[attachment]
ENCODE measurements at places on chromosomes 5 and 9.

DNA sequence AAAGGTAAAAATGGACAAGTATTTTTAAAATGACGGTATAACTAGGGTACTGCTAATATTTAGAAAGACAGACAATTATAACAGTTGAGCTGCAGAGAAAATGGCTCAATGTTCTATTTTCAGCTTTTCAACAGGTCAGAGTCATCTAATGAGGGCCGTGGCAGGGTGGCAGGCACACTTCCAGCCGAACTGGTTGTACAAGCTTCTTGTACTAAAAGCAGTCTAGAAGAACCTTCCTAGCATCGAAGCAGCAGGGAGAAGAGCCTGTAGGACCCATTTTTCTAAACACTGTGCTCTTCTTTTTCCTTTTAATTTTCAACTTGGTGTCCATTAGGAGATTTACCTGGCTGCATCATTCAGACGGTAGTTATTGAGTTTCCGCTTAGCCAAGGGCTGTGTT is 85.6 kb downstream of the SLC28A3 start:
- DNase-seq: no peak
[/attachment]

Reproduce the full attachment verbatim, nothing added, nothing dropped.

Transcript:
ENCODE measurements at places on chromosomes 5 and 9.

DNA sequence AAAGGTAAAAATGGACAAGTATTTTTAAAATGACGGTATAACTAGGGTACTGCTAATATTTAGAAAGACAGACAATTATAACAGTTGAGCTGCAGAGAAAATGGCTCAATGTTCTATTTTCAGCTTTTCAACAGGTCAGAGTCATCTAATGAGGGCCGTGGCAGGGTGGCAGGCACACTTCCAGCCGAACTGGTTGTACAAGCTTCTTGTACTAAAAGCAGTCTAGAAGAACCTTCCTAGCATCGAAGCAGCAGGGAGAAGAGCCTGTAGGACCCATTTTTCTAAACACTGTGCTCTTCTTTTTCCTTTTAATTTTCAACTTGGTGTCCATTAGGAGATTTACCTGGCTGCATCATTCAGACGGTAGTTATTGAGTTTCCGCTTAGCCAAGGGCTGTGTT is 85.6 kb downstream of the SLC28A3 start:
- DNase-seq: no peak